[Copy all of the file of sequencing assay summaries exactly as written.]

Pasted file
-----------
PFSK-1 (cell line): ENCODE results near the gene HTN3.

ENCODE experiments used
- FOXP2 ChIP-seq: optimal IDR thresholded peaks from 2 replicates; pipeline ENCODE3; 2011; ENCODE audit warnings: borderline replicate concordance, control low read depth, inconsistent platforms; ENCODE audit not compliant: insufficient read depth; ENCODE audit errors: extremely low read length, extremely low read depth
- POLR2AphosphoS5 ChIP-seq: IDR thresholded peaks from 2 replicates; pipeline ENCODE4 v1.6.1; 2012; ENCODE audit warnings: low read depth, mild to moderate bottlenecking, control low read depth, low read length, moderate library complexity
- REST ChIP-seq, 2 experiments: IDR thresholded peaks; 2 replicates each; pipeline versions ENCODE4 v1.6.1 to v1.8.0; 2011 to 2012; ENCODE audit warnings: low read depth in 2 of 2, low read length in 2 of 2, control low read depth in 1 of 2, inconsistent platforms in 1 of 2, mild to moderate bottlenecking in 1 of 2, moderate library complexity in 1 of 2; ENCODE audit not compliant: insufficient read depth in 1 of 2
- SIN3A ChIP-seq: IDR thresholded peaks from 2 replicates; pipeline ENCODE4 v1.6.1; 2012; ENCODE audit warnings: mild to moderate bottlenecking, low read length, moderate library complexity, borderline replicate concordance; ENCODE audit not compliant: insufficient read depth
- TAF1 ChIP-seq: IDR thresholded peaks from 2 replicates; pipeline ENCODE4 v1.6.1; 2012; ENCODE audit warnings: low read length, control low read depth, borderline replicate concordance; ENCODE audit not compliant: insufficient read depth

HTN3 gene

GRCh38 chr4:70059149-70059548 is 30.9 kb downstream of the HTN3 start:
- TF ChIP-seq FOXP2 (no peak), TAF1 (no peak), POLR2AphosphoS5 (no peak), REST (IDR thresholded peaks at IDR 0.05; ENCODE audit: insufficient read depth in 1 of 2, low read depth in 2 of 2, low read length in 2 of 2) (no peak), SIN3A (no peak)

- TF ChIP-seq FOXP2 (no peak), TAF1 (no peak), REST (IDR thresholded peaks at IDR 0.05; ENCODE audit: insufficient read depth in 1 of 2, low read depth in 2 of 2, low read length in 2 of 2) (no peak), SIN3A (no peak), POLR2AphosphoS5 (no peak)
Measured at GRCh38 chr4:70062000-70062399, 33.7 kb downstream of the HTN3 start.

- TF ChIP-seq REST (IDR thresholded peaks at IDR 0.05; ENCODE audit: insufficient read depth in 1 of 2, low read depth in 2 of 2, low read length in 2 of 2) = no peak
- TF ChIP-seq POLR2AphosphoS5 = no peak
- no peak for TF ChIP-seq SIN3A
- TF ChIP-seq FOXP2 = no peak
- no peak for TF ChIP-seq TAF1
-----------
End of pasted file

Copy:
PFSK-1 (cell line): ENCODE results near the gene HTN3.

ENCODE experiments used
- FOXP2 ChIP-seq: optimal IDR thresholded peaks from 2 replicates; pipeline ENCODE3; 2011; ENCODE audit warnings: borderline replicate concordance, control low read depth, inconsistent platforms; ENCODE audit not compliant: insufficient read depth; ENCODE audit errors: extremely low read length, extremely low read depth
- POLR2AphosphoS5 ChIP-seq: IDR thresholded peaks from 2 replicates; pipeline ENCODE4 v1.6.1; 2012; ENCODE audit warnings: low read depth, mild to moderate bottlenecking, control low read depth, low read length, moderate library complexity
- REST ChIP-seq, 2 experiments: IDR thresholded peaks; 2 replicates each; pipeline versions ENCODE4 v1.6.1 to v1.8.0; 2011 to 2012; ENCODE audit warnings: low read depth in 2 of 2, low read length in 2 of 2, control low read depth in 1 of 2, inconsistent platforms in 1 of 2, mild to moderate bottlenecking in 1 of 2, moderate library complexity in 1 of 2; ENCODE audit not compliant: insufficient read depth in 1 of 2
- SIN3A ChIP-seq: IDR thresholded peaks from 2 replicates; pipeline ENCODE4 v1.6.1; 2012; ENCODE audit warnings: mild to moderate bottlenecking, low read length, moderate library complexity, borderline replicate concordance; ENCODE audit not compliant: insufficient read depth
- TAF1 ChIP-seq: IDR thresholded peaks from 2 replicates; pipeline ENCODE4 v1.6.1; 2012; ENCODE audit warnings: low read length, control low read depth, borderline replicate concordance; ENCODE audit not compliant: insufficient read depth

HTN3 gene

GRCh38 chr4:70059149-70059548 is 30.9 kb downstream of the HTN3 start:
- TF ChIP-seq FOXP2 (no peak), TAF1 (no peak), POLR2AphosphoS5 (no peak), REST (IDR thresholded peaks at IDR 0.05; ENCODE audit: insufficient read depth in 1 of 2, low read depth in 2 of 2, low read length in 2 of 2) (no peak), SIN3A (no peak)

- TF ChIP-seq FOXP2 (no peak), TAF1 (no peak), REST (IDR thresholded peaks at IDR 0.05; ENCODE audit: insufficient read depth in 1 of 2, low read depth in 2 of 2, low read length in 2 of 2) (no peak), SIN3A (no peak), POLR2AphosphoS5 (no peak)
Measured at GRCh38 chr4:70062000-70062399, 33.7 kb downstream of the HTN3 start.

- TF ChIP-seq REST (IDR thresholded peaks at IDR 0.05; ENCODE audit: insufficient read depth in 1 of 2, low read depth in 2 of 2, low read length in 2 of 2) = no peak
- TF ChIP-seq POLR2AphosphoS5 = no peak
- no peak for TF ChIP-seq SIN3A
- TF ChIP-seq FOXP2 = no peak
- no peak for TF ChIP-seq TAF1